Since May 7, Baltimore has been dealing with a ransomware attack that brought many city systems to a standstill. Hackers seized parts of the computer systems that run Baltimore’s government. A classic ransomware assault, the attack used malware known as “RobbinHood”. City workers’ screens suddenly locked, and a message in broken English demanded over $100,000 in Bitcoin to free their files. Obtained by The Baltimore Sun, it said, “We’ve been watching you for days. We won’t talk more, all we know is MONEY! Hurry up!”
The city immediately notified the F.B.I. and took systems offline to keep the ransomware from spreading. Unfortunately, by then, it had already affected voice mail, email, a parking fines database, real estate sales, and a system used to pay water bills, property taxes, and vehicle citations. It could take months of work to get the disrupted technology back online.
Experts don’t believe that hackers sought out Baltimore specifically. In fact, Lawrence Abrams, the creator, and owner of Bleeping Computer, a technology news site said: “I think it was purely an opportunistic attack”.
In April, officials in Greenville, N.C. discovered they were also victims of RobbinHood. The city declined to pay the ransom, and the attack remains under investigation by the F.B.I.
Controversy Over Blame
RobbinHood is a relatively new ransomware variant. Now a controversial debate has begun over who is to blame as accusations have arisen that the National Security Agency, or N.S.A., developed a vital component of the malware.
It seems that in 2017, the N.S.A. lost control of the hacking tool EternalBlue. State hackers in North Korea, Russia and, more recently, China have all picked up this tool. The still-unidentified group called the Shadow Brokers are the ones who released it online. Thomas Rid, a cybersecurity expert at Johns Hopkins University, called the Shadow Brokers episode “the most destructive and costly N.S.A. breach in history”. He says it’s more damaging than the better-known leak in 2013 from Edward Snowden, the former N.S.A. contractor. Additionally, Security experts say EternalBlue attacks have reached a high, and cybercriminals are zeroing in on vulnerable American towns and cities, paralyzing local governments and driving up costs.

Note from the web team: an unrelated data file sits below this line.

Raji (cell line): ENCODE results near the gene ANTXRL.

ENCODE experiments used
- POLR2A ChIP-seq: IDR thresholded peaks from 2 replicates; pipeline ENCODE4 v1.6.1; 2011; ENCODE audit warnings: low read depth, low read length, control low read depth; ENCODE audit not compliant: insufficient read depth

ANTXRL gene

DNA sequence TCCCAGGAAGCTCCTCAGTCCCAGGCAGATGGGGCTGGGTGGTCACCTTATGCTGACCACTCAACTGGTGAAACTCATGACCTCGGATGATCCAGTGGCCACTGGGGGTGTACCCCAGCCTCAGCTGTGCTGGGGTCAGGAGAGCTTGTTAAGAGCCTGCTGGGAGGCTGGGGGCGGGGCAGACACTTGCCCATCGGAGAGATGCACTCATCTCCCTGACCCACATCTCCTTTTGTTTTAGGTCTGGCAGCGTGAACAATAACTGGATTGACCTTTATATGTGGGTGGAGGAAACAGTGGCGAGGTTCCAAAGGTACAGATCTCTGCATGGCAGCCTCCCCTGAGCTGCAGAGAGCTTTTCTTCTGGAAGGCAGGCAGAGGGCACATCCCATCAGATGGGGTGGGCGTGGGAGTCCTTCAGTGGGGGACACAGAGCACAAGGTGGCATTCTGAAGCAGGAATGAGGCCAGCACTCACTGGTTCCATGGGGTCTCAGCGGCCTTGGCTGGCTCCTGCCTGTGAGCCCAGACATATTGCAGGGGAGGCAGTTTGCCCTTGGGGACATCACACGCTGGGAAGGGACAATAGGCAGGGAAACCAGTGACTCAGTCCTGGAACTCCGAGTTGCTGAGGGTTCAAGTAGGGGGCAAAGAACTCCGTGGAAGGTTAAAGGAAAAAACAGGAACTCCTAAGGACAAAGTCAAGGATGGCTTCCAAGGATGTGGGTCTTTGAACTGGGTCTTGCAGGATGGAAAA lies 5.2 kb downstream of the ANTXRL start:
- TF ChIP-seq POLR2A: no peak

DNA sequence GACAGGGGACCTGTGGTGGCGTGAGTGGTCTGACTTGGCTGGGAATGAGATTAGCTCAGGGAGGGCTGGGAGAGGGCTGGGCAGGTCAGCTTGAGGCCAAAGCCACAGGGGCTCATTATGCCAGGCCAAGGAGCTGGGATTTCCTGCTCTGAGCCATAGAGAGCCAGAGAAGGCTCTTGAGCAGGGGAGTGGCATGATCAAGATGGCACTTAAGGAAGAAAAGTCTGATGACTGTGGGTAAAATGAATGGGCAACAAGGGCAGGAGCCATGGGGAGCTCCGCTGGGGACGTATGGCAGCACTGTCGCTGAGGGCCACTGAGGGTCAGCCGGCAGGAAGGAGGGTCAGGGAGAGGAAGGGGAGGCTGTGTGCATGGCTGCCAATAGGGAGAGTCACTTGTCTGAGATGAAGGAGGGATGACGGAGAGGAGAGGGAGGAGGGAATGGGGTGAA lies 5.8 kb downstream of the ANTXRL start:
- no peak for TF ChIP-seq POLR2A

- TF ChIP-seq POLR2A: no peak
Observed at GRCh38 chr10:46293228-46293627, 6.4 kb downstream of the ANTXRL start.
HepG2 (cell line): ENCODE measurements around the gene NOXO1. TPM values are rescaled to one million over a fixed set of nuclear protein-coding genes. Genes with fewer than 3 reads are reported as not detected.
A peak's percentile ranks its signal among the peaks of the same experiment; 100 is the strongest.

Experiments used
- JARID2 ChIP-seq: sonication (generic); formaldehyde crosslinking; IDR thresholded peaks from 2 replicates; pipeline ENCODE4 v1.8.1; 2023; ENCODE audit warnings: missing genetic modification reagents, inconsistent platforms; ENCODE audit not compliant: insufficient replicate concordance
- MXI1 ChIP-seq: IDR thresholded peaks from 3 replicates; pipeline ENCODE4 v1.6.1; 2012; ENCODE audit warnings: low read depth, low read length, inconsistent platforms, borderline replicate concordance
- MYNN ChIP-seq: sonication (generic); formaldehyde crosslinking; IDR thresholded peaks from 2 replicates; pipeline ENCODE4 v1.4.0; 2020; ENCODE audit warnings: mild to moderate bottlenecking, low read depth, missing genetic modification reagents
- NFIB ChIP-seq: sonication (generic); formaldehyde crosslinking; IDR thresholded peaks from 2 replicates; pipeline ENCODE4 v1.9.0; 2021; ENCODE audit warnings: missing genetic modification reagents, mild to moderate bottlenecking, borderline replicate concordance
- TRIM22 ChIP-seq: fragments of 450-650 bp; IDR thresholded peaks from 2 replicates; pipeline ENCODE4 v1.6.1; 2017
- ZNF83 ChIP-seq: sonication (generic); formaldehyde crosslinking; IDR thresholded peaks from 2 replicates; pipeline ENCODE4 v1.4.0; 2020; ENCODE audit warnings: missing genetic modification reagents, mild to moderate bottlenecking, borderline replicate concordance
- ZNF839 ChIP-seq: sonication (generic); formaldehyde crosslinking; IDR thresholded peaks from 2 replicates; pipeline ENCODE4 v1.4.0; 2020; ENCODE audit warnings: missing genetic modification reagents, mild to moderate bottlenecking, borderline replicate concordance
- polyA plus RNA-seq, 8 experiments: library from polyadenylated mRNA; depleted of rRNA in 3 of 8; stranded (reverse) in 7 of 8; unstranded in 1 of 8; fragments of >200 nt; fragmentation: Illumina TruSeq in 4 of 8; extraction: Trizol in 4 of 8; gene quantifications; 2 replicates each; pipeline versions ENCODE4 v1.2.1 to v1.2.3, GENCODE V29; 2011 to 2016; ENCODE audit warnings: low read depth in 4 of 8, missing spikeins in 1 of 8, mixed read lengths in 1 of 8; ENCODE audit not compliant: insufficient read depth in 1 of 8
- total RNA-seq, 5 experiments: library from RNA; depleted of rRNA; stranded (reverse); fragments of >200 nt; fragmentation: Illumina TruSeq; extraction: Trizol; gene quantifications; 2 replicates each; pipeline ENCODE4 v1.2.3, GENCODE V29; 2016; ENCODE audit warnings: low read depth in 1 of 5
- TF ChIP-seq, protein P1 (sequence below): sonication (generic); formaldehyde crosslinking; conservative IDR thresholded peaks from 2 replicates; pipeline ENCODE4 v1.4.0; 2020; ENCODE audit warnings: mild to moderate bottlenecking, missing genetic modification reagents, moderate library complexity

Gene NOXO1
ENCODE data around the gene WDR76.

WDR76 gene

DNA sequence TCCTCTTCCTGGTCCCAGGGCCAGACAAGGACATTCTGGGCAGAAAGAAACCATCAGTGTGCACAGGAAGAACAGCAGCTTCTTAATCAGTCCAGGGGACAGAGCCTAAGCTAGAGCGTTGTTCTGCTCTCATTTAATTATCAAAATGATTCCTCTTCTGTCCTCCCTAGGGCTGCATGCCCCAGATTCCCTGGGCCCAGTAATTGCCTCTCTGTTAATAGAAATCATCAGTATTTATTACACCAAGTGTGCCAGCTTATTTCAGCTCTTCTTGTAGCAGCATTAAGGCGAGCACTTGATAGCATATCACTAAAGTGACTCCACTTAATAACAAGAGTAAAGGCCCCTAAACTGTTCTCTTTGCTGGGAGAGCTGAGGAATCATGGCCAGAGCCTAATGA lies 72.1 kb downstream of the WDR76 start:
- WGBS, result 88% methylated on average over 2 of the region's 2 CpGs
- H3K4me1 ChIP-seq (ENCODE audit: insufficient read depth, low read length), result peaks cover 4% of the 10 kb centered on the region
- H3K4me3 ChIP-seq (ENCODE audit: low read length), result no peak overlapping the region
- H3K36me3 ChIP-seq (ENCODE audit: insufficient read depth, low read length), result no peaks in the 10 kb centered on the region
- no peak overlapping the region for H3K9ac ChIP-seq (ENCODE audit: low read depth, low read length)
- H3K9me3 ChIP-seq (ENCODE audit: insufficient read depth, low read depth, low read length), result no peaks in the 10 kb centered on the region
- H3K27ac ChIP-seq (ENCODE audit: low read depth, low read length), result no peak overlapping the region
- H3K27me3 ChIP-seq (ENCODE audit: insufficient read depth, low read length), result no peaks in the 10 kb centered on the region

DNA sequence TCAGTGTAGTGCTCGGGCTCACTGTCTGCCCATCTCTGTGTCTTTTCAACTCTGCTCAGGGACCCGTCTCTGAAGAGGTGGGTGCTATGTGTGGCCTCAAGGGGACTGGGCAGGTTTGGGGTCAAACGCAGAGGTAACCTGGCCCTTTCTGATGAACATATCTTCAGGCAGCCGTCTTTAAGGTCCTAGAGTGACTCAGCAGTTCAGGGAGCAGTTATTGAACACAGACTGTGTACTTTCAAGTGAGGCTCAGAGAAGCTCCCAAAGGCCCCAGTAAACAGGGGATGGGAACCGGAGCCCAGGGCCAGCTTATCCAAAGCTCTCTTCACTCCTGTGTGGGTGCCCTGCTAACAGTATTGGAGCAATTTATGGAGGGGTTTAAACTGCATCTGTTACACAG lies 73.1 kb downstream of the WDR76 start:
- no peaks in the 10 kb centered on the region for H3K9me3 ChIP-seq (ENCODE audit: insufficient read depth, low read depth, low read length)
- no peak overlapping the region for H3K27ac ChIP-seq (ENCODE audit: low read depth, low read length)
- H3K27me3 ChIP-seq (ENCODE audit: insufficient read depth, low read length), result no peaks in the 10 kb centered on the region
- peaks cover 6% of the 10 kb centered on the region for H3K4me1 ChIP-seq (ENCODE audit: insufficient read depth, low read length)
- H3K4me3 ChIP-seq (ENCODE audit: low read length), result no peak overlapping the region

The tool exploits a vulnerability in unpatched software that allows hackers to spread their malware faster and farther than they otherwise could. The hackers in the Baltimore case paired RobbinHood with EternalBlue, which allowed the malware to circulate more efficiently. The N.S.A. denies any responsibility. Rob Joyce, N.S.A. Senior Adviser, suggested that organizations have had two years to update their systems to protect against EternalBlue, and the N.S.A. should not be responsible for any of those hacks in 2019.